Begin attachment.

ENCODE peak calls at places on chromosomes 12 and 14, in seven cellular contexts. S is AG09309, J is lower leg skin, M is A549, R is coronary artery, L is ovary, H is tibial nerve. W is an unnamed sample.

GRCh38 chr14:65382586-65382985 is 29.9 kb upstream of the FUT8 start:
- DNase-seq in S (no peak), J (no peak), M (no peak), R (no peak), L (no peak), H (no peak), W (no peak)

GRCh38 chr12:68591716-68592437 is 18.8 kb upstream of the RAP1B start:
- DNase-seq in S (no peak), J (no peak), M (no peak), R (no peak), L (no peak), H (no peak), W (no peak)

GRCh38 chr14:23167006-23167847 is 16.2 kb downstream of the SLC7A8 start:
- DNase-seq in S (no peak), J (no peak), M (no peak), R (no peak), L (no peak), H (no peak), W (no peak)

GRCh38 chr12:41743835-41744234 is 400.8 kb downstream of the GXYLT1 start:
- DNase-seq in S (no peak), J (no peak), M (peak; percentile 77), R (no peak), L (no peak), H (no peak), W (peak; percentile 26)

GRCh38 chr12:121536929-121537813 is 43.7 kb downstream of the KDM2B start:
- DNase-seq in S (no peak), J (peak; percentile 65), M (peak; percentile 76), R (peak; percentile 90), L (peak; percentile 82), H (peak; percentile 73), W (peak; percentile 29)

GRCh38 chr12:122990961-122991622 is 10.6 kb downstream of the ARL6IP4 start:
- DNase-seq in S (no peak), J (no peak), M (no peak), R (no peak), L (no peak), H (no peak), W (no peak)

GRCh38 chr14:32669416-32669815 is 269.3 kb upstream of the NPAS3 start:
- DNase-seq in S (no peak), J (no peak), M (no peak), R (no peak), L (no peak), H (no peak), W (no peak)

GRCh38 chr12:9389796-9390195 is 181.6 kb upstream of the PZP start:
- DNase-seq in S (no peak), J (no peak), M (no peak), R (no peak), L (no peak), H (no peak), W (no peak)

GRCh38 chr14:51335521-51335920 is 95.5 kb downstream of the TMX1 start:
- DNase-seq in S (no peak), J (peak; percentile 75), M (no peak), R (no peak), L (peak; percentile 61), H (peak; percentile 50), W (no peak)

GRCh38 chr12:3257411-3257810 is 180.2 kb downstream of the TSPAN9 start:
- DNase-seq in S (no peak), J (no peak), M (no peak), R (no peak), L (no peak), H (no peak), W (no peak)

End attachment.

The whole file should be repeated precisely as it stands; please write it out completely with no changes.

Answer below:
ENCODE peak calls at places on chromosomes 12 and 14, in seven cellular contexts. S is AG09309, J is lower leg skin, M is A549, R is coronary artery, L is ovary, H is tibial nerve. W is an unnamed sample.

GRCh38 chr14:65382586-65382985 is 29.9 kb upstream of the FUT8 start:
- DNase-seq in S (no peak), J (no peak), M (no peak), R (no peak), L (no peak), H (no peak), W (no peak)

GRCh38 chr12:68591716-68592437 is 18.8 kb upstream of the RAP1B start:
- DNase-seq in S (no peak), J (no peak), M (no peak), R (no peak), L (no peak), H (no peak), W (no peak)

GRCh38 chr14:23167006-23167847 is 16.2 kb downstream of the SLC7A8 start:
- DNase-seq in S (no peak), J (no peak), M (no peak), R (no peak), L (no peak), H (no peak), W (no peak)

GRCh38 chr12:41743835-41744234 is 400.8 kb downstream of the GXYLT1 start:
- DNase-seq in S (no peak), J (no peak), M (peak; percentile 77), R (no peak), L (no peak), H (no peak), W (peak; percentile 26)

GRCh38 chr12:121536929-121537813 is 43.7 kb downstream of the KDM2B start:
- DNase-seq in S (no peak), J (peak; percentile 65), M (peak; percentile 76), R (peak; percentile 90), L (peak; percentile 82), H (peak; percentile 73), W (peak; percentile 29)

GRCh38 chr12:122990961-122991622 is 10.6 kb downstream of the ARL6IP4 start:
- DNase-seq in S (no peak), J (no peak), M (no peak), R (no peak), L (no peak), H (no peak), W (no peak)

GRCh38 chr14:32669416-32669815 is 269.3 kb upstream of the NPAS3 start:
- DNase-seq in S (no peak), J (no peak), M (no peak), R (no peak), L (no peak), H (no peak), W (no peak)

GRCh38 chr12:9389796-9390195 is 181.6 kb upstream of the PZP start:
- DNase-seq in S (no peak), J (no peak), M (no peak), R (no peak), L (no peak), H (no peak), W (no peak)

GRCh38 chr14:51335521-51335920 is 95.5 kb downstream of the TMX1 start:
- DNase-seq in S (no peak), J (peak; percentile 75), M (no peak), R (no peak), L (peak; percentile 61), H (peak; percentile 50), W (no peak)

GRCh38 chr12:3257411-3257810 is 180.2 kb downstream of the TSPAN9 start:
- DNase-seq in S (no peak), J (no peak), M (no peak), R (no peak), L (no peak), H (no peak), W (no peak)